Ever wondered why we get disgusted by things that taste bad and also by things that are morally outrageous? Well, it seems that they really are connected in a very deep way - moral disgust seems to have evolved as an extension of physical disgust.
And that means you can play a neat trick: you can measure moral disgust indirectly by looking to see how it affects our physical sense of disgust.
Ryan Ritter and Jesse Lee Preston at the University of Illinois have been doing just that. The basic set up was to get students to taste-test a drink as part of what supposed to be part of a marketing survey. They tasted two drinks - although of course they were actually the same drink (made up of 1 cup of lemon juice in 1 gallon of water - rated as 'moderately disgusting'!).
In between the two tests, they did some filler tasks (to allow their taste buds to clear, you see). To start with, they had to copy out a passage of text - it just so happened that some had to copy out a passage from the Bible, some a passage from the Koran, and some a passage from Richard Dawkins' book The God Delusion.
Oh, and did I tell you that they specially recruited only Christian students?
On the second taste test, the students that had to copy a passage from the Koran or The God Delusion rated the beverage as significantly more disgusting (even though it was identical). Their moral disgust at having to write out this stuff translated into physical disgust.
Both the Koran and The God Delusion are equally disgusting to Christians, by this measure at least.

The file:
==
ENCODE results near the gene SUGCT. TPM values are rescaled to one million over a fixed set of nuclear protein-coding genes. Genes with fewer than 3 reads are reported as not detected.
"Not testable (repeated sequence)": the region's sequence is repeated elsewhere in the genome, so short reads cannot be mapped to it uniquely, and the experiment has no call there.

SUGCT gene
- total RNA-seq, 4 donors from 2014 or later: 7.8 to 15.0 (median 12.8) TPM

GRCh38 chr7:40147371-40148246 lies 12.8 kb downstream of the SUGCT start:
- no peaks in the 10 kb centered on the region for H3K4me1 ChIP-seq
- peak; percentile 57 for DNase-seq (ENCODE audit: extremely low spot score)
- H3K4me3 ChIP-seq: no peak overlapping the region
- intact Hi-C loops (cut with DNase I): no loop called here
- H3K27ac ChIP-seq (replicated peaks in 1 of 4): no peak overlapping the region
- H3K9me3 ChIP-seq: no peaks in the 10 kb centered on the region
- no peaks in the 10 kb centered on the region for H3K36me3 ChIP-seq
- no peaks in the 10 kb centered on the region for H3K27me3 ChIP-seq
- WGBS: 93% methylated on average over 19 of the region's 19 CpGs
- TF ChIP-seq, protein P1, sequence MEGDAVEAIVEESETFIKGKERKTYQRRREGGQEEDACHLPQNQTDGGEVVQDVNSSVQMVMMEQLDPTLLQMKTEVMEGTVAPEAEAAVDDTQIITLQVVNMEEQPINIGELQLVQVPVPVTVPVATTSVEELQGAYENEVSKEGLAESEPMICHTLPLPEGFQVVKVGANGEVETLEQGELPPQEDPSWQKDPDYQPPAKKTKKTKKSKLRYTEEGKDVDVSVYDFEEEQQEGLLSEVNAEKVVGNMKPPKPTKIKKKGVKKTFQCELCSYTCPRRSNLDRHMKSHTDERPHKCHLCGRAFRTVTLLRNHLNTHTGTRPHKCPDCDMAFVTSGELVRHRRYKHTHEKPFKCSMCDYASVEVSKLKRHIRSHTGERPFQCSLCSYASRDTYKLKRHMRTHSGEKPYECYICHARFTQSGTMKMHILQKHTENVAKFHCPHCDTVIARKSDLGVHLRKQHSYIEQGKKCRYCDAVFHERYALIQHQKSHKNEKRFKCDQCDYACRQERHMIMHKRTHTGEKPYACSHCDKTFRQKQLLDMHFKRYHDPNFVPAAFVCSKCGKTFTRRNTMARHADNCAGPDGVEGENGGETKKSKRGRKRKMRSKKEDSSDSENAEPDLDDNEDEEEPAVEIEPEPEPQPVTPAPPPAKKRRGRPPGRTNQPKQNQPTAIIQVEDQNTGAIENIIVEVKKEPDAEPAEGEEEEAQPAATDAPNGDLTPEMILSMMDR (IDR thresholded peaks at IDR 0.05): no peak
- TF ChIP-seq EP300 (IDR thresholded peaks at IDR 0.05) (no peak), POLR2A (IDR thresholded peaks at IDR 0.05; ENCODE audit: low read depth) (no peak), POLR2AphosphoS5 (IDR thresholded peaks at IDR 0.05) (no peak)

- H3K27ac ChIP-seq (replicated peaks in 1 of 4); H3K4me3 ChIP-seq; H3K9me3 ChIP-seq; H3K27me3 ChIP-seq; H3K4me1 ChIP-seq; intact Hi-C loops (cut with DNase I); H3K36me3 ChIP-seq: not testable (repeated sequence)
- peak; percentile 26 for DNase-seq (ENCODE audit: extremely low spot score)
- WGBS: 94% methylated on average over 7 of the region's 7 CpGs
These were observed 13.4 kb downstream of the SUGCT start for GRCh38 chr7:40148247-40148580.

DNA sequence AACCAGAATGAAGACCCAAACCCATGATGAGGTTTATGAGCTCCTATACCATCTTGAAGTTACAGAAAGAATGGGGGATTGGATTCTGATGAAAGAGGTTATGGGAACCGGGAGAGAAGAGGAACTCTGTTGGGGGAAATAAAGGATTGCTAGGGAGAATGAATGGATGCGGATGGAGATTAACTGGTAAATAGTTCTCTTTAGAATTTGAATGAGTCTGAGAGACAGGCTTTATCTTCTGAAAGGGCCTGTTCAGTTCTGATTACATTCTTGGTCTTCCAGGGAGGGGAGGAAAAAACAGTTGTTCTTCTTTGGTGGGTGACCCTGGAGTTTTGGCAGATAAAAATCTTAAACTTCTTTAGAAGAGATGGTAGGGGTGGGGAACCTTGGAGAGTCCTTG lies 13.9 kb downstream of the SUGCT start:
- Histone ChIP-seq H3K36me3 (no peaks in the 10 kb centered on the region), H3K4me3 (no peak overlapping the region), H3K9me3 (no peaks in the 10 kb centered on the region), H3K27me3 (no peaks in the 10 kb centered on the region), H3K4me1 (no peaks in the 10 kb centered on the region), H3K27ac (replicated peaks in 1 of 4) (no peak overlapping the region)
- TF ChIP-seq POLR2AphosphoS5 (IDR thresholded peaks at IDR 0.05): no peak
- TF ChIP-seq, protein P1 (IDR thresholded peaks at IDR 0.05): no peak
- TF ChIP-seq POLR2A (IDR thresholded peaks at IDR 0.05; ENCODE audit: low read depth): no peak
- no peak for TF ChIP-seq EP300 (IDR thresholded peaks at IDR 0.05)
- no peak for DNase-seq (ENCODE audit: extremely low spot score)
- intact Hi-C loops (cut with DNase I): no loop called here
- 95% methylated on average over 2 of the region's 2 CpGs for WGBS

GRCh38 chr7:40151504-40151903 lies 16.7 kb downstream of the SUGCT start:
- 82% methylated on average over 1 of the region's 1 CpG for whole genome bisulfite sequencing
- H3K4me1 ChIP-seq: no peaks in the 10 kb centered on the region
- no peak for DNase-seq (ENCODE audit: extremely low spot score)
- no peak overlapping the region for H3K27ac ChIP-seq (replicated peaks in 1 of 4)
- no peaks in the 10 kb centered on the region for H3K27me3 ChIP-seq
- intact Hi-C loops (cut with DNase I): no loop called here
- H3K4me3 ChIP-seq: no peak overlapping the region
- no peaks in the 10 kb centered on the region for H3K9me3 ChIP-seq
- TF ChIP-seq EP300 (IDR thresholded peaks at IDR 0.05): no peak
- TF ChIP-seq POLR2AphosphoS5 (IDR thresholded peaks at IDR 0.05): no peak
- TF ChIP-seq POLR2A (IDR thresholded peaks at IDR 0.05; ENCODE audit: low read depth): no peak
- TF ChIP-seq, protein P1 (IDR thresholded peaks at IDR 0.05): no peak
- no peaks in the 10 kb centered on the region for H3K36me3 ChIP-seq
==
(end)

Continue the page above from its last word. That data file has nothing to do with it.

In another twist, Ritter and Preston got their students to do another marketing test - after copying out the passages but before the second taste test. This time, they had to rate some handwipes - you know, those moist, antiseptic wipes that come in a plastic packet.
Half of them had to rate the wipes by just looking at the packet, but half were asked to actually wipe their hands.
Well, what do you know. The simple act of wiping their hands made the second drink seem less disgusting. It wiped out the effect of copying out the Koran or the God Delusion, and those lucky Christians who were tasked with copying out the Bible and then wiped their hands seemed to have positively enjoyed the second drink! You can see how the different groups rated the second drink compared with the first in the graph.
This ties in nicely with some earlier research showing that hand washing seems to link cleanliness with morality. Cleanliness really is next to godliness!
Ritter, R., & Preston, J. (2011). Gross gods and icky atheism: Disgust responses to rejected religious beliefs Journal of Experimental Social Psychology, 47 (6), 1225-1230 DOI: 10.1016/j.jesp.2011.05.006
This article by Tom Rees was first published on Epiphenom. It is licensed under Creative Commons.
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